Midaq Alley takes place between two Egyptian revolutions, both of which sought freedom from the British. The first was in 1919, and the second in 1952. Though the novel is not explicitly political, these ideas of freedom and subservience serve as backdrop and symbol for much of the action.
As such, it is useful to think of the novel in a larger context, particularly in terms of the 2011 revolution, in which millions of Egyptians came together to protest the regime of Egyptian President Hosni Mubarak. Their concerns were over a lack of freedom of speech, high unemployment, and the injustices caused by a militarized government. The revolution was swift and effective. This revolution inspired a wave of similar demonstrations in other Arab countries including Tunisia, Yemen, Jordan, Bahrain, Syria and Libya. Overall, this wave of revolution was known as the 'Arab Spring.'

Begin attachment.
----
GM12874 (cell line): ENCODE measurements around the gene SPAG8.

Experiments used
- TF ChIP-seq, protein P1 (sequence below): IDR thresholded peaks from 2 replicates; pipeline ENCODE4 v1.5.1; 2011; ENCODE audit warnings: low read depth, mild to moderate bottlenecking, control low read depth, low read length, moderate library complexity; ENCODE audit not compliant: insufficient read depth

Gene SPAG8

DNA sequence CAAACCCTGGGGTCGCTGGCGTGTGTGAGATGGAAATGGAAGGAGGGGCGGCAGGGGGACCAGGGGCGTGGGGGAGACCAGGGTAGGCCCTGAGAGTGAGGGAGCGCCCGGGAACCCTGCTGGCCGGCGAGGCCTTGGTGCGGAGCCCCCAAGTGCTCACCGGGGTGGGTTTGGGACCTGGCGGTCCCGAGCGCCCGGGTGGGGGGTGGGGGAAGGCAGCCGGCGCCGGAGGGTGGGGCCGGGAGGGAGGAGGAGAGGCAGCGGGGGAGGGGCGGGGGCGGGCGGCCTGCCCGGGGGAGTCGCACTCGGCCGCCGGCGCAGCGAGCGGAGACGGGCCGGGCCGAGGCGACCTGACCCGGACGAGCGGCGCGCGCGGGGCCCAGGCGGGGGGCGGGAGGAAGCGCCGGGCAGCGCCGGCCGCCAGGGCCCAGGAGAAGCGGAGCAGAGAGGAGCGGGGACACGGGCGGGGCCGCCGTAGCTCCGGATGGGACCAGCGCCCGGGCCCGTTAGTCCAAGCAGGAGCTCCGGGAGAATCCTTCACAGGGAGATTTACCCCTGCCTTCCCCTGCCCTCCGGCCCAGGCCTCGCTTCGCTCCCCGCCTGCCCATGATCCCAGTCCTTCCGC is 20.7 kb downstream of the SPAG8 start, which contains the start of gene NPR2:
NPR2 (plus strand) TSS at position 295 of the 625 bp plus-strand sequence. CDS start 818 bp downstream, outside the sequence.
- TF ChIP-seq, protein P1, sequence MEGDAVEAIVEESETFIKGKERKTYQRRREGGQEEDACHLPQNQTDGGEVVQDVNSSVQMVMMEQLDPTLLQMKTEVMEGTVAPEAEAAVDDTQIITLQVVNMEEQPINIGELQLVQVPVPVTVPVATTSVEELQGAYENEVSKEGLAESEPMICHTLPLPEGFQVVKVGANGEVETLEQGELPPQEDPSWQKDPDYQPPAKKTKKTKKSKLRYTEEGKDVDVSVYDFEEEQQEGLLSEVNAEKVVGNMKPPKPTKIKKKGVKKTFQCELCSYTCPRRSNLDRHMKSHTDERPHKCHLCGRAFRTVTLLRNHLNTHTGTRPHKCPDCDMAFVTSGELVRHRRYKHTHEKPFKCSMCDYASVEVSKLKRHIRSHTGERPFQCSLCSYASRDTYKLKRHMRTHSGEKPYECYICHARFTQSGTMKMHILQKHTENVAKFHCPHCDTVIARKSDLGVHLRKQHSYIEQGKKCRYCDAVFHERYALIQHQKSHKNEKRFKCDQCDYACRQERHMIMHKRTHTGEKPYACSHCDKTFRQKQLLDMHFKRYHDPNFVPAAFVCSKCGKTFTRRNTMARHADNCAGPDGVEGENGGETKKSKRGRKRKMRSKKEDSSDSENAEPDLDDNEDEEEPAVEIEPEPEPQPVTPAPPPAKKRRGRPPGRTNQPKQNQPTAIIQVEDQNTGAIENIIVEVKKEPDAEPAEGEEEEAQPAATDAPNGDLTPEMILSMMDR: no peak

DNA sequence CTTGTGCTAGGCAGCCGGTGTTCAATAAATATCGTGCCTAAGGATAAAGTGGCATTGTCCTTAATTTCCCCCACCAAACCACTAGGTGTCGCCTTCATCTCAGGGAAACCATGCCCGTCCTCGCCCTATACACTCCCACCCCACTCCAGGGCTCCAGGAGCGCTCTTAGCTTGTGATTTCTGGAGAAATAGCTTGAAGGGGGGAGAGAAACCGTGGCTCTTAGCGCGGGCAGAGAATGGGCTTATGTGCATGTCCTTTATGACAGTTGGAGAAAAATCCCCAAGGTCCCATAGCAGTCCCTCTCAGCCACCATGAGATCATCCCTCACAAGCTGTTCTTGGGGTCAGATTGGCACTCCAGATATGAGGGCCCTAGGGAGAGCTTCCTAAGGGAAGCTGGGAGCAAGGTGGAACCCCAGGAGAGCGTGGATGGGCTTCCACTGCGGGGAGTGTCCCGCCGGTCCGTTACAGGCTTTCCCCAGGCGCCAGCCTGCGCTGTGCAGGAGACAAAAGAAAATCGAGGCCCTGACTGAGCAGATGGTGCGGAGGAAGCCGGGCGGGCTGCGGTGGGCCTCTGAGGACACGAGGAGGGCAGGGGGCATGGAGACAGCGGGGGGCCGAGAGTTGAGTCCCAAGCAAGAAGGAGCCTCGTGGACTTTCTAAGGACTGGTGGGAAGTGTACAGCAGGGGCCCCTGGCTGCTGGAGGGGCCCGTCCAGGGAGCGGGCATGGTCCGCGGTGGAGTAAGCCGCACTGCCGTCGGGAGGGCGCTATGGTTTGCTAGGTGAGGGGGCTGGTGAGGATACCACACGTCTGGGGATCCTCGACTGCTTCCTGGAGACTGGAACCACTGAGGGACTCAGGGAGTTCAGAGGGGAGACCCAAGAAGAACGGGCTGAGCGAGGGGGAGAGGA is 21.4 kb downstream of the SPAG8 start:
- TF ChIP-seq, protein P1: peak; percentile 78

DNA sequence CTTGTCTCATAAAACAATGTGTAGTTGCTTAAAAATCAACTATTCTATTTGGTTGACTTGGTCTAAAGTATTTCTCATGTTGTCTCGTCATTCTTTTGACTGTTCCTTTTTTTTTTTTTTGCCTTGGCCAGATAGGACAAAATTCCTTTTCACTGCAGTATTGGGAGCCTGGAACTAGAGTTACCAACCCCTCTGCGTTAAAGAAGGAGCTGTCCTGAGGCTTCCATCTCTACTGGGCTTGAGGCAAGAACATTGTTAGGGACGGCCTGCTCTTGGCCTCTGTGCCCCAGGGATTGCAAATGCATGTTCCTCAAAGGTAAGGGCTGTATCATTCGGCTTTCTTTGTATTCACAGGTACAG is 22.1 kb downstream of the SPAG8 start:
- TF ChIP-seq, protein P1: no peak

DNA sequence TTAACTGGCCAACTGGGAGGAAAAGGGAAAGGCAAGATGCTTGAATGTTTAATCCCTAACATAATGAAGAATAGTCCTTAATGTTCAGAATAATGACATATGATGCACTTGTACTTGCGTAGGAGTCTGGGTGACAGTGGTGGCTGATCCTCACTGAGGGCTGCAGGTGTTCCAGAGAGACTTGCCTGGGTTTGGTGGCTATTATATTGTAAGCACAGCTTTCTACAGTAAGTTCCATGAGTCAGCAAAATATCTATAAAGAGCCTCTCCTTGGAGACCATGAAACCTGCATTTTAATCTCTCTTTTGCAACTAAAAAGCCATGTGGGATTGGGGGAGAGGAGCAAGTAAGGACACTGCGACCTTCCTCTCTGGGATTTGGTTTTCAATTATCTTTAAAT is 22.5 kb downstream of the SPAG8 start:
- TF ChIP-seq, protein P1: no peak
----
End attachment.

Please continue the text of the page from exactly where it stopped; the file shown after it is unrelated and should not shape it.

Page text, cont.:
However, the Egyptian situation was not immediately solved. Power stood in the hands of a military junta that suspended the constitution for six months until elections could be organized The protests continued, and even increased in scale. Several candidates were disqualified from the elections, which led to another wave of protests in April 2012. In June 2012, Islamist and leading Muslim Brotherhood figure Mohammed Morsi was elected the 5th President of Egypt.
It is useful to consider how Mahfouz, a writer who dedicated his career to his country, was influenced by its decades-long struggle for independence, and the way that those historical themes continue to resonate today. An interesting article on the aftermath of the Arab Spring and Egypt's future can be found here: http://www.economist.com/node/21557339